How to document a crime scene: what critical aspects of evidence collection must be included?
Crime scene documentation is a systematic and multifaceted process. Because a crime scene investigator’s “work product” is a public record that will likely be featured in some level of court proceeding, it is essential that documentation be thorough and transparent. The old saying, “if you don’t write it down, it didn’t happen,” is instructive here. It is equally important to remember that the end users – the jurors – cannot visit the active crime scene and make their own observations. They are entirely reliant on the exhibits offered at trial. So, how to document a crime scene? What are the most crucial pieces of evidence that must be collected & documented?
Critical aspects of Crime Scene Documentation:
- Crime Scene Photography
Photography is the primary tool & the first step in how to document a crime scene. No matter how good one is at describing something to a jury, a photograph resonates far better than the spoken word. With that in mind, every inch of the crime scene must be photographed, preferably from multiple angles. Steps taken to process the scene for latent prints, DNA, and other evidence should also be photographed, as should the results of such processing. Any time there is a chance that something can be altered, it should be photographed first, and if indeed altered, photographed afterward. For additional information, read our article on “The three types of photographs taken at crime scenes.“
It is common to complement still photos with video recordings. Properly recorded videos can convey a first-person viewing experience to a juror; however, that experience is restricted to the camera operator’s point of view. Camera shake and speed of zooming and panning can make a video difficult to watch. Spherical photography is a useful replacement for videography, as most crime scene videos record stationary objects in relatively small spaces. Spherical photographs immerse the viewer in the center of the image, allow for 360 degrees of panning in any direction, and permit the viewer to zoom as desired. Viewers can absorb information at their own pace. With a system like OSCR360, judges, juries and witnesses can go back to the scene of the crime, and have the most true and accurate representation of the scene.
Photographs capture all aspects of the crime scene, as well as every item contained therein. While this thoroughness is necessary, it can also introduce confusion. Not every object depicted in a photograph is evidence. Jurors can easily experience information overload after viewing numerous photographs. To simplify the scene and explain investigative steps, a sketch and scale diagram will often be created. The sketch will usually be included in the investigative file but not necessarily offered as a demonstrative exhibit. It will show a general outline of the scene and include relevant items of interest. Extraneous objects will be excluded. The scale diagram will contain the information in the sketch, but it will be drawn neatly and to scale. It will commonly be created using CAD software.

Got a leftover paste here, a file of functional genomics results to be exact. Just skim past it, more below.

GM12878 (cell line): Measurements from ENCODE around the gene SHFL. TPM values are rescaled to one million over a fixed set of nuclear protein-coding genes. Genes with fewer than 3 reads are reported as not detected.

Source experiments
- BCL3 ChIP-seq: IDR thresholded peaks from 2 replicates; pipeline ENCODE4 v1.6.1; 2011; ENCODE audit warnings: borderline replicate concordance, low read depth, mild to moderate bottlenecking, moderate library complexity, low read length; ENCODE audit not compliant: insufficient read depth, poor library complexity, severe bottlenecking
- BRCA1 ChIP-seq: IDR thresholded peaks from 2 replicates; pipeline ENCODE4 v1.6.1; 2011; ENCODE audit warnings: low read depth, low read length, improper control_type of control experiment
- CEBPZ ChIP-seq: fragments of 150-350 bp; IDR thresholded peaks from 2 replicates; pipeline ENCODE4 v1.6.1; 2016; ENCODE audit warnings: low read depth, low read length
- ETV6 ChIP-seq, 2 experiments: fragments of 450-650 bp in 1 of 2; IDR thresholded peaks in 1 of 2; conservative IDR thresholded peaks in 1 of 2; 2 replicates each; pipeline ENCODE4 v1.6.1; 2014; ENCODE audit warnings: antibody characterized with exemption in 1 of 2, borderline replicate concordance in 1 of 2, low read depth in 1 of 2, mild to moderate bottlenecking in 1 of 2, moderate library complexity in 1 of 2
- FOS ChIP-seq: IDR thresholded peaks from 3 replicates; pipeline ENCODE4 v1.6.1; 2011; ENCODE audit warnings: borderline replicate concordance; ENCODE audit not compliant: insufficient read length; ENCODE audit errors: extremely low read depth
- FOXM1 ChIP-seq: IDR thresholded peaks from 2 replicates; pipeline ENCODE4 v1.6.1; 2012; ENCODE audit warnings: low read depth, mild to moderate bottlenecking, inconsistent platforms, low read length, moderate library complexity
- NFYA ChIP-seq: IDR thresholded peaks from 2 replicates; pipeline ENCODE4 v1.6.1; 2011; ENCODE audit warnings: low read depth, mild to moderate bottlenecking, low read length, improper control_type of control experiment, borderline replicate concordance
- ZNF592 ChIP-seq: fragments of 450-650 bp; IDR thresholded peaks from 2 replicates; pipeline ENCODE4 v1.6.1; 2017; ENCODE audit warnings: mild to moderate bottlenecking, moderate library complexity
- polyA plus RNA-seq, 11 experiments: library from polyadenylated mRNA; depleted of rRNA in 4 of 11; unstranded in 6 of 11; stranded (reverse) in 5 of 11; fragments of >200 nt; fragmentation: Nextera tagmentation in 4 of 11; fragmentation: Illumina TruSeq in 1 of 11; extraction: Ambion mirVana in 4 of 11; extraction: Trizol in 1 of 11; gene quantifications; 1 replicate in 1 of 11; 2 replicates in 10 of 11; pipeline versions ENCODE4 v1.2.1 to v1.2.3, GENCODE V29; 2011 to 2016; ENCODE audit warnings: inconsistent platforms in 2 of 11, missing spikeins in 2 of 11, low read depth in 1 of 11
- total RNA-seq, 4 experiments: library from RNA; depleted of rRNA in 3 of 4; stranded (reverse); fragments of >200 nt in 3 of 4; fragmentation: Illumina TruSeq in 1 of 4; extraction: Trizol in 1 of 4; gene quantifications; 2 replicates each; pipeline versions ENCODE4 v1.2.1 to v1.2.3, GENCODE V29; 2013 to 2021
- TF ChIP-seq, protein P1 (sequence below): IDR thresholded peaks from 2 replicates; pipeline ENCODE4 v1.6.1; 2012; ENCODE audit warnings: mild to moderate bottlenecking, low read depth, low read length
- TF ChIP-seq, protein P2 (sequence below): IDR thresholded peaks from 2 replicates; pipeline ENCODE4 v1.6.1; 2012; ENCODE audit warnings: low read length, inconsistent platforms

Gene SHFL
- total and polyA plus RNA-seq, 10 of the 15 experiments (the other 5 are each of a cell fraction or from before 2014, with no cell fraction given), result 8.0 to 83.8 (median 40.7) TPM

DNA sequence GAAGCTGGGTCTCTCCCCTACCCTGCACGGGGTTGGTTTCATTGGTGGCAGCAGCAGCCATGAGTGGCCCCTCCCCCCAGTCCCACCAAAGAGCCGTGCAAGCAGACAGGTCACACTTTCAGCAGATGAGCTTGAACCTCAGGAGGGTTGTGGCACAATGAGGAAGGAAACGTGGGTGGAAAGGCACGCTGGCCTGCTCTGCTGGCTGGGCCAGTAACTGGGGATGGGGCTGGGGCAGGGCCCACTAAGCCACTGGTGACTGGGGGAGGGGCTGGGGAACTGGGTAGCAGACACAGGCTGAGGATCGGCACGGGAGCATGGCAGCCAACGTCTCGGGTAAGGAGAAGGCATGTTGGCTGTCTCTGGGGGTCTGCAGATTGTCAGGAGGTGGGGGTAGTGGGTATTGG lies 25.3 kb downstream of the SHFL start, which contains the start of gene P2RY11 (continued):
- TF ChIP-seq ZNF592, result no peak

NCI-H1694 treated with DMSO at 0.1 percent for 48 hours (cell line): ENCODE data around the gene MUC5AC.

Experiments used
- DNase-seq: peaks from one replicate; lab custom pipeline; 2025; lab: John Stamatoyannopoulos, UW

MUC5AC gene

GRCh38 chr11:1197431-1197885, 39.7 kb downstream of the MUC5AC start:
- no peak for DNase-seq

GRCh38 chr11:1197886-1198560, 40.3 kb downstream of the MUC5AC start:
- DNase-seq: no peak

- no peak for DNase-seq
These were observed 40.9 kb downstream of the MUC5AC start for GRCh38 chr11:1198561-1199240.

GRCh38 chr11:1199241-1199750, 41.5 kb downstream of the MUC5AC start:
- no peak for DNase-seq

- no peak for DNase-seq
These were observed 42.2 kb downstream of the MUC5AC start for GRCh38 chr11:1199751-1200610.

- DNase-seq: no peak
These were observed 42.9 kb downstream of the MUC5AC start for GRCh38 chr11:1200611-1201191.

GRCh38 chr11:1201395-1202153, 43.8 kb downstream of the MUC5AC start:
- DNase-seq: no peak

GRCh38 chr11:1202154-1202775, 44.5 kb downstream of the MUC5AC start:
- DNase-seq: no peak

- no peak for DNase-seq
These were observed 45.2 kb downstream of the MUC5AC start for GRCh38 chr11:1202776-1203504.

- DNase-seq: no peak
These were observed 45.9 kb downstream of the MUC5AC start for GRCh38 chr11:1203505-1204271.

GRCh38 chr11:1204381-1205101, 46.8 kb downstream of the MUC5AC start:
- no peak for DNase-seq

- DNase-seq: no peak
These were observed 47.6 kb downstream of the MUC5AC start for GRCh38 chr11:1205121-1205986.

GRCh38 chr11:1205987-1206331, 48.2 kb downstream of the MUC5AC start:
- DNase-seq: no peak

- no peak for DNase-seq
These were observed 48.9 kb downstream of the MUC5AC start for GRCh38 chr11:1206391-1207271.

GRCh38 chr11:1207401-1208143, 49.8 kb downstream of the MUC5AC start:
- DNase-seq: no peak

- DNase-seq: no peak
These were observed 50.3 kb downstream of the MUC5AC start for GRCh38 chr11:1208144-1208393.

Measurements are the raw data required to create a sketch or diagram. Measuring tools range from tape measures to total stations to laser scanners. Output ranges in complexity from simple hand-recorded dimensions to data-rich point clouds. Regardless of format, and whether or not a sketch or diagram will be produced, the measurements themselves must be preserved for examination.
- Evidence Collection
Evidence collection occurs after photographs, video, and measurements have been completed. Chain of custody must be foremost in the mind of the investigator. Each item of evidence must be accounted for from the moment the investigator first arrives at the scene to the moment the item is presented in court. Typically, some sort of inventory form follows each item of evidence from its time of collection to its final disposition. This includes periods of time when evidence is stored by the departmental property clerk or held for examination at the crime lab.
- Written Reports
A written report will ultimately document all observations and actions taken at a crime scene. Source information for this report may consist of notes, in addition to the photographs and other documents described above. Some investigators painstakingly scribe all of their actions and observations into written notes, while others prefer to take copious amounts of photographs which they then use to refresh their memories while writing their reports.
Keep in mind, once you are done documenting the scene, investigators often need to prepare these items for the courtroom. If you processed a scene, you must be prepared to testify to your evidence collection techniques. Courtroom testimony must always be in the back of your mind during crime scene documentation. If you have additional questions on how to document a crime scene, feel free to reach out to any member of our Law Enforcement Support team.
About the Author:
Andy McNeill is a retired Sheriff’s Deputy and L-Tron’s Director of Forensic Education. With over 20 years of experience in Law Enforcement, Andy is an ACTAR-accredited collision reconstructionist, IAI-certified Senior Crime Scene Analyst, and a NYS-certified police instructor. In his spare time, Andy enjoys kickboxing, traveling and photography.